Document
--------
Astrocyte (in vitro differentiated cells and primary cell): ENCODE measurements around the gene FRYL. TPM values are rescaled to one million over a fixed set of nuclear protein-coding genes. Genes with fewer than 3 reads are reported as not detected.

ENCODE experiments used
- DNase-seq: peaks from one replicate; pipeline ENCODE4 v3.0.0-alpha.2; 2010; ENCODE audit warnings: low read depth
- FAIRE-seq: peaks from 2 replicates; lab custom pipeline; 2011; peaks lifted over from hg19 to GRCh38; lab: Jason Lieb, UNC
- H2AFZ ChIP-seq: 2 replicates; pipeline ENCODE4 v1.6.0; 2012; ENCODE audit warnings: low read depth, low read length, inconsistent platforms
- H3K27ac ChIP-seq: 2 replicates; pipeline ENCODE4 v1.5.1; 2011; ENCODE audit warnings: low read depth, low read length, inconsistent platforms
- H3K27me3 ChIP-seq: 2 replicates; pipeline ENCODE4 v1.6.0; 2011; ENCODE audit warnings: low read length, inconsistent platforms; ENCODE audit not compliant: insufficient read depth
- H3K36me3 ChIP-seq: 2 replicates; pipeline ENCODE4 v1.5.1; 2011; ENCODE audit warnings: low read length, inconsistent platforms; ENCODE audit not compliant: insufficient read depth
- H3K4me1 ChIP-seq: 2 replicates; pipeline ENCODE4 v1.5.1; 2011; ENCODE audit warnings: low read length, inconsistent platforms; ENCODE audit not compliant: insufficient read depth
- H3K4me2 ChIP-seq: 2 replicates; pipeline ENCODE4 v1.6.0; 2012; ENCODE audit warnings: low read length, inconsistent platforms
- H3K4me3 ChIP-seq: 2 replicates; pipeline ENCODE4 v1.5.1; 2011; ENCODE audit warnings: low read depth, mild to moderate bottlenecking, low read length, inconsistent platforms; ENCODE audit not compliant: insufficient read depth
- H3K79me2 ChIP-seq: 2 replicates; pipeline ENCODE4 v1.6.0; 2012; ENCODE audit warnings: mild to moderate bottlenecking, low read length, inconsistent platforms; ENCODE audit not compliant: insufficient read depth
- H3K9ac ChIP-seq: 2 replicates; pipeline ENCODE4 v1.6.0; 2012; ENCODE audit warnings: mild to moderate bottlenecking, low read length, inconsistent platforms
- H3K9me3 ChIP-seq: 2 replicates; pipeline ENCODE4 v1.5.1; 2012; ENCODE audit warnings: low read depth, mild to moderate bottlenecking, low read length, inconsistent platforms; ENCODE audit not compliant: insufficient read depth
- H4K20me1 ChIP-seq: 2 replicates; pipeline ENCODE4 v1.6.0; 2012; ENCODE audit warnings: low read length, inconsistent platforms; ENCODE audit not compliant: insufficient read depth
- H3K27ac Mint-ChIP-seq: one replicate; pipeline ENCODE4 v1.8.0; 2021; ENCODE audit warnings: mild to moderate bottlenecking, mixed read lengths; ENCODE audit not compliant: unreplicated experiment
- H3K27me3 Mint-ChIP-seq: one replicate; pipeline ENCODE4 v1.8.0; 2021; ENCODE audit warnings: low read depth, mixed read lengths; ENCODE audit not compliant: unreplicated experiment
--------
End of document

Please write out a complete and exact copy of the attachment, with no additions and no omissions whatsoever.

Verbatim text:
Astrocyte (in vitro differentiated cells and primary cell): ENCODE measurements around the gene FRYL. TPM values are rescaled to one million over a fixed set of nuclear protein-coding genes. Genes with fewer than 3 reads are reported as not detected.

ENCODE experiments used
- DNase-seq: peaks from one replicate; pipeline ENCODE4 v3.0.0-alpha.2; 2010; ENCODE audit warnings: low read depth
- FAIRE-seq: peaks from 2 replicates; lab custom pipeline; 2011; peaks lifted over from hg19 to GRCh38; lab: Jason Lieb, UNC
- H2AFZ ChIP-seq: 2 replicates; pipeline ENCODE4 v1.6.0; 2012; ENCODE audit warnings: low read depth, low read length, inconsistent platforms
- H3K27ac ChIP-seq: 2 replicates; pipeline ENCODE4 v1.5.1; 2011; ENCODE audit warnings: low read depth, low read length, inconsistent platforms
- H3K27me3 ChIP-seq: 2 replicates; pipeline ENCODE4 v1.6.0; 2011; ENCODE audit warnings: low read length, inconsistent platforms; ENCODE audit not compliant: insufficient read depth
- H3K36me3 ChIP-seq: 2 replicates; pipeline ENCODE4 v1.5.1; 2011; ENCODE audit warnings: low read length, inconsistent platforms; ENCODE audit not compliant: insufficient read depth
- H3K4me1 ChIP-seq: 2 replicates; pipeline ENCODE4 v1.5.1; 2011; ENCODE audit warnings: low read length, inconsistent platforms; ENCODE audit not compliant: insufficient read depth
- H3K4me2 ChIP-seq: 2 replicates; pipeline ENCODE4 v1.6.0; 2012; ENCODE audit warnings: low read length, inconsistent platforms
- H3K4me3 ChIP-seq: 2 replicates; pipeline ENCODE4 v1.5.1; 2011; ENCODE audit warnings: low read depth, mild to moderate bottlenecking, low read length, inconsistent platforms; ENCODE audit not compliant: insufficient read depth
- H3K79me2 ChIP-seq: 2 replicates; pipeline ENCODE4 v1.6.0; 2012; ENCODE audit warnings: mild to moderate bottlenecking, low read length, inconsistent platforms; ENCODE audit not compliant: insufficient read depth
- H3K9ac ChIP-seq: 2 replicates; pipeline ENCODE4 v1.6.0; 2012; ENCODE audit warnings: mild to moderate bottlenecking, low read length, inconsistent platforms
- H3K9me3 ChIP-seq: 2 replicates; pipeline ENCODE4 v1.5.1; 2012; ENCODE audit warnings: low read depth, mild to moderate bottlenecking, low read length, inconsistent platforms; ENCODE audit not compliant: insufficient read depth
- H4K20me1 ChIP-seq: 2 replicates; pipeline ENCODE4 v1.6.0; 2012; ENCODE audit warnings: low read length, inconsistent platforms; ENCODE audit not compliant: insufficient read depth
- H3K27ac Mint-ChIP-seq: one replicate; pipeline ENCODE4 v1.8.0; 2021; ENCODE audit warnings: mild to moderate bottlenecking, mixed read lengths; ENCODE audit not compliant: unreplicated experiment
- H3K27me3 Mint-ChIP-seq: one replicate; pipeline ENCODE4 v1.8.0; 2021; ENCODE audit warnings: low read depth, mixed read lengths; ENCODE audit not compliant: unreplicated experiment